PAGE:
To the people of Lebanon: Last year, you inspired the world when you came out into the streets to demand your independence from Syrian dominance. You drove Syrian forces from your country and you reestablished democracy. Since then, you have been tested by the fighting that began with Hezbollah’s unprovoked attacks on Israel. Many of you have seen your homes and communities caught in crossfire. We see your suffering, and the world is helping you to rebuild your country, and helping you deal with the armed extremists who are undermining your democracy by acting as a state within a state. The United Nations has passed a good resolution that has authorized an international force, led by France and Italy, to help you restore Lebanese sovereignty over Lebanese soil. For many years, Lebanon was a model of democracy and pluralism and openness in the region — and it will be again.

To the people of Iran: The United States respects you; we respect your country. We admire your rich history, your vibrant culture, and your many contributions to civilization. You deserve an opportunity to determine your own future, an economy that rewards your intelligence and your talents, and a society that allows you to fulfill your tremendous potential. The greatest obstacle to this future is that your rulers have chosen to deny you liberty and to use your nation’s resources to fund terrorism, and fuel extremism, and pursue nuclear weapons. The United Nations has passed a clear resolution requiring that the regime in Tehran meet its international obligations. Iran must abandon its nuclear weapons ambitions. Despite what the regime tells you, we have no objection to Iran’s pursuit of a truly peaceful nuclear power program. We’re working toward a diplomatic solution to this crisis. And as we do, we look to the day when you can live in freedom — and America and Iran can be good friends and close partners in the cause of peace.

To the people of Syria: Your land is home to a great people with a proud tradition of learning and commerce. Today your rulers have allowed your country to become a crossroad for terrorism. In your midst, Hamas and Hezbollah are working to destabilize the region, and your government is turning your country into a tool of Iran. This is increasing your country’s isolation from the world. Your government must choose a better way forward by ending its support for terror, and living in peace with your neighbors, and opening the way to a better life for you and your families.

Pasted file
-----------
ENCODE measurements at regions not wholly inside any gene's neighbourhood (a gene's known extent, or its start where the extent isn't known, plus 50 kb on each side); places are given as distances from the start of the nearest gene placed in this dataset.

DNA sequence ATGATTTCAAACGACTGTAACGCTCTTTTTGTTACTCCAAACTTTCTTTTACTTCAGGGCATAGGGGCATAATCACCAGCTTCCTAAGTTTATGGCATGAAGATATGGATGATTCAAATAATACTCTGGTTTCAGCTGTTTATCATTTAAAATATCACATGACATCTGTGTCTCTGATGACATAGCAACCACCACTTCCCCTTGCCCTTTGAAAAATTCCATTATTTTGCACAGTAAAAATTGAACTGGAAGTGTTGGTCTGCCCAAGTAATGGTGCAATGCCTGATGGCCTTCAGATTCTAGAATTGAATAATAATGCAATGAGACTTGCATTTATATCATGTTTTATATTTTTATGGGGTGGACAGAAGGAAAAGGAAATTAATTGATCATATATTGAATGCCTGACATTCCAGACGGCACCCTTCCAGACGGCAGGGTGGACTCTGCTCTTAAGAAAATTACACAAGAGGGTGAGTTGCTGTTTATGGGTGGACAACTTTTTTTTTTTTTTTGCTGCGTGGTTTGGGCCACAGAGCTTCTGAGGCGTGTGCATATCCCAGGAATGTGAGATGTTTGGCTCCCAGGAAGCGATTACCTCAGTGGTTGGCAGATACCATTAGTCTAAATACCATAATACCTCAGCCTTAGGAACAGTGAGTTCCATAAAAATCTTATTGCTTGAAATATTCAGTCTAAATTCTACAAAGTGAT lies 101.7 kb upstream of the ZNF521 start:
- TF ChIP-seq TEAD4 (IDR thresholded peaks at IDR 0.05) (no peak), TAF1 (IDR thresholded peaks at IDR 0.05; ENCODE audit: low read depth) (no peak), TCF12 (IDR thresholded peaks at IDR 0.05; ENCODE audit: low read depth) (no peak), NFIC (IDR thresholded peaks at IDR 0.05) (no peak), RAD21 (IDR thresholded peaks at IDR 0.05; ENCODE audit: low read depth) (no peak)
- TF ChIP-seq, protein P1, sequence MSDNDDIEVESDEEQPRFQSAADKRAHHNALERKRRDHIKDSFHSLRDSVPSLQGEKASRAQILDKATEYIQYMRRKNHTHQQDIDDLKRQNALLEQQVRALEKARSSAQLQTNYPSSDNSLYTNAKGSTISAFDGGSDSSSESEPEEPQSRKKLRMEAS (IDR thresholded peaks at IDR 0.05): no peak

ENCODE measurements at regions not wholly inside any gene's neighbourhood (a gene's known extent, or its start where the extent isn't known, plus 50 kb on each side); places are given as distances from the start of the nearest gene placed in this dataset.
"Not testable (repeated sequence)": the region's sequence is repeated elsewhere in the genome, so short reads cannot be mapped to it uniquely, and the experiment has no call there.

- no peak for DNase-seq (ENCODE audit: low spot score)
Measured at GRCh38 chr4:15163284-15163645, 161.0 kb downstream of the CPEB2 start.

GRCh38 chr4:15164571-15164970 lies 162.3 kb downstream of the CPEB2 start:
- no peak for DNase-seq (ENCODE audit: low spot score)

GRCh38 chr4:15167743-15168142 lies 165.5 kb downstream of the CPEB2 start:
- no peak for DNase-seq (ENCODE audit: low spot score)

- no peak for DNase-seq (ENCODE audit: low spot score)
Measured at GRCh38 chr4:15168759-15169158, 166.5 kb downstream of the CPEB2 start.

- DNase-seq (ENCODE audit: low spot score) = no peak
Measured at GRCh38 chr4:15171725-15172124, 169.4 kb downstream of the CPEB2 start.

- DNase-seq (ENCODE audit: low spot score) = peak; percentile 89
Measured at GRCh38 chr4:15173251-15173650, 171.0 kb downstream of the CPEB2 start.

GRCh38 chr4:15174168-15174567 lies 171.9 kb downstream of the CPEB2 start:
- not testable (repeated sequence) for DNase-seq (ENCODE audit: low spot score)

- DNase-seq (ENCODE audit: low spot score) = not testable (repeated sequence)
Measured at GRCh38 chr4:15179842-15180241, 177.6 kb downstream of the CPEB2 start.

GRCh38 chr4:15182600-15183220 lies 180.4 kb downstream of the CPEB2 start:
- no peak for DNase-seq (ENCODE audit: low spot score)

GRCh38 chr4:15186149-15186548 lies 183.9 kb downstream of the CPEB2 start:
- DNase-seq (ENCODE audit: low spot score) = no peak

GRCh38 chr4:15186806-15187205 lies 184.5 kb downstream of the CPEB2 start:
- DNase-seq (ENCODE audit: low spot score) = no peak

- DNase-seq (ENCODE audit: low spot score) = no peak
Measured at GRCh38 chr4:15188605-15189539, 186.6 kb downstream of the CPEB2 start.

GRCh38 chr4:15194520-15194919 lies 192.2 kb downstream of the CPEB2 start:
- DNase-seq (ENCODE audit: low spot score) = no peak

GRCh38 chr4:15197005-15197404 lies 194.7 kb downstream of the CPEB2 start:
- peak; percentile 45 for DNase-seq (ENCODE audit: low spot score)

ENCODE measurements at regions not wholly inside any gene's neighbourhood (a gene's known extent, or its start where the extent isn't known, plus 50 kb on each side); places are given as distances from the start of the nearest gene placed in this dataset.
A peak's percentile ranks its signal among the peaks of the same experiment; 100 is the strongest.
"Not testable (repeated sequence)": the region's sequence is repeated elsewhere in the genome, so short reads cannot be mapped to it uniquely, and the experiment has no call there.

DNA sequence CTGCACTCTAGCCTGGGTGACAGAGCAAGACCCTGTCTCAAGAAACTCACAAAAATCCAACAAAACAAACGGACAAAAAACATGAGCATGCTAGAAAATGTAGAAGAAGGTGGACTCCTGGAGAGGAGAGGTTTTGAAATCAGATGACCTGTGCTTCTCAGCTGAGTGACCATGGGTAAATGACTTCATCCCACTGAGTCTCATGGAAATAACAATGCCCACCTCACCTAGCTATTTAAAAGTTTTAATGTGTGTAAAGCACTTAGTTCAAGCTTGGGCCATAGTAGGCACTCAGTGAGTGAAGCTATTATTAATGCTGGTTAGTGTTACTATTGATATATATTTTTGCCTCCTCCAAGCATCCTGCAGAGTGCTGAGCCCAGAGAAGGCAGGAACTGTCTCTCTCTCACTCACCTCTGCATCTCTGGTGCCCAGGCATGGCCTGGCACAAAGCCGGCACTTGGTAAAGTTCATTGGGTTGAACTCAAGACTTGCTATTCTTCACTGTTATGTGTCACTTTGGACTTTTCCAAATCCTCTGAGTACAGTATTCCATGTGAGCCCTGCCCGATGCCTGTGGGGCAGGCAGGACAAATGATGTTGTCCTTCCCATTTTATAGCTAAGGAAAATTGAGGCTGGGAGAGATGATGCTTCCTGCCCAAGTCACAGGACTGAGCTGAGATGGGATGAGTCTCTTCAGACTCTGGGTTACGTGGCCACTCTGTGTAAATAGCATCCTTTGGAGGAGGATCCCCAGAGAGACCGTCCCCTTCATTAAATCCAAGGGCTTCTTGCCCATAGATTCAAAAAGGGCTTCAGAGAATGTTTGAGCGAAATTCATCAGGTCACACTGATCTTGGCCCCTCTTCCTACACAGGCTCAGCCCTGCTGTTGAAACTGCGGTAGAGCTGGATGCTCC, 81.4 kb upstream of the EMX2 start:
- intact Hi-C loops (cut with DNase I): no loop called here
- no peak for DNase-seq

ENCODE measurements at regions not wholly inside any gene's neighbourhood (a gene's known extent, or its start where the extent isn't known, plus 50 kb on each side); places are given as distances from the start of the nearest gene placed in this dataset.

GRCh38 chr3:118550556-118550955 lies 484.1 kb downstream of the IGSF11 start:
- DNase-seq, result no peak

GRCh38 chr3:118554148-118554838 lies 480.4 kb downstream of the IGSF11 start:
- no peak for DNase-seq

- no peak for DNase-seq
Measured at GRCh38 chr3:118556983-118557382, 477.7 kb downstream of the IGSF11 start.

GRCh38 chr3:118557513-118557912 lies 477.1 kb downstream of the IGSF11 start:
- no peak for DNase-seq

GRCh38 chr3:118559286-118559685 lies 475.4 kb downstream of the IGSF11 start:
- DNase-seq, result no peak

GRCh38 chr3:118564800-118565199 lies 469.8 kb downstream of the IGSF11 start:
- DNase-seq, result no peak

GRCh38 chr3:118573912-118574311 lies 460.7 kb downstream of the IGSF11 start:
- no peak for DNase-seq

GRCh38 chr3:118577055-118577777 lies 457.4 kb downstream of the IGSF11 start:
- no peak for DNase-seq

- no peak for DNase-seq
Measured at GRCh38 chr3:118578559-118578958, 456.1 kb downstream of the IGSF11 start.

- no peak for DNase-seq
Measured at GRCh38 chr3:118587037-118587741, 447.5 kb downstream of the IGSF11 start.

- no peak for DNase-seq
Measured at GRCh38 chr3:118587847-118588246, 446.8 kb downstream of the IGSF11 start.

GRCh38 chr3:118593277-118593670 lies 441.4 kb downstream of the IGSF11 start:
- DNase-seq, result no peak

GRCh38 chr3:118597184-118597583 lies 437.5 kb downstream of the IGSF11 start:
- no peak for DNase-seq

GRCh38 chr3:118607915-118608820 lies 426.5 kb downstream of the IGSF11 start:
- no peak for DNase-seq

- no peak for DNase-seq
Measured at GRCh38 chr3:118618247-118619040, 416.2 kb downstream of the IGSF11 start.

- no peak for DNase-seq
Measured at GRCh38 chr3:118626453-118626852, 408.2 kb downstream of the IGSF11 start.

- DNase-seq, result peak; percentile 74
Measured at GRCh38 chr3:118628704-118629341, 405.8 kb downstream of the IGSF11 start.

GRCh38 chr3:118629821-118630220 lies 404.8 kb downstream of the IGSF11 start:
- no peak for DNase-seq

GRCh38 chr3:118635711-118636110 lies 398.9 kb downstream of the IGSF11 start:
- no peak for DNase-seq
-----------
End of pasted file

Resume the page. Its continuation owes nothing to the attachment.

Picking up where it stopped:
To the people of Darfur: You have suffered unspeakable violence, and my nation has called these atrocities what they are — genocide. For the last two years, America joined with the international community to provide emergency food aid and support for an African Union peacekeeping force. Yet your suffering continues. The world must step forward to provide additional humanitarian aid — and we must strengthen the African Union force that has done good work, but is not strong enough to protect you. The Security Council has approved a resolution that would transform the African Union force into a blue-helmeted force that is larger and more robust. To increase its strength and effectiveness, NATO nations should provide logistics and other support. The regime in Khartoum is stopping the deployment of this force. If the Sudanese government does not approve this peacekeeping force quickly, the United Nations must act. Your lives and the credibility of the United Nations is at stake. So today I’m announcing that I’m naming a Presidential Special Envoy — former USAID Administrator Andrew Natsios — to lead America’s efforts to resolve the outstanding disputes and help bring peace to your land.

The world must also stand up for peace in the Holy Land. I’m committed to two democratic states — Israel and Palestine — living side-by-side in peace and security. I’m committed to a Palestinian state that has territorial integrity and will live peacefully with the Jewish state of Israel. This is the vision set forth in the road map — and helping the parties reach this goal is one of the great objectives of my presidency. The Palestinian people have suffered from decades of corruption and violence and the daily humiliation of occupation. Israeli citizens have endured brutal acts of terrorism and constant fear of attack since the birth of their nation. Many brave men and women have made the commitment to peace. Yet extremists in the region are stirring up hatred and trying to prevent these moderate voices from prevailing.

This struggle is unfolding in the Palestinian territories. Earlier this year, the Palestinian people voted in a free election. The leaders of Hamas campaigned on a platform of ending corruption and improving the lives of the Palestinian people, and they prevailed. The world is waiting to see whether the Hamas government will follow through on its promises, or pursue an extremist agenda. And the world has sent a clear message to the leaders of Hamas: Serve the interests of the Palestinian people. Abandon terror, recognize Israel’s right to exist, honor agreements, and work for peace.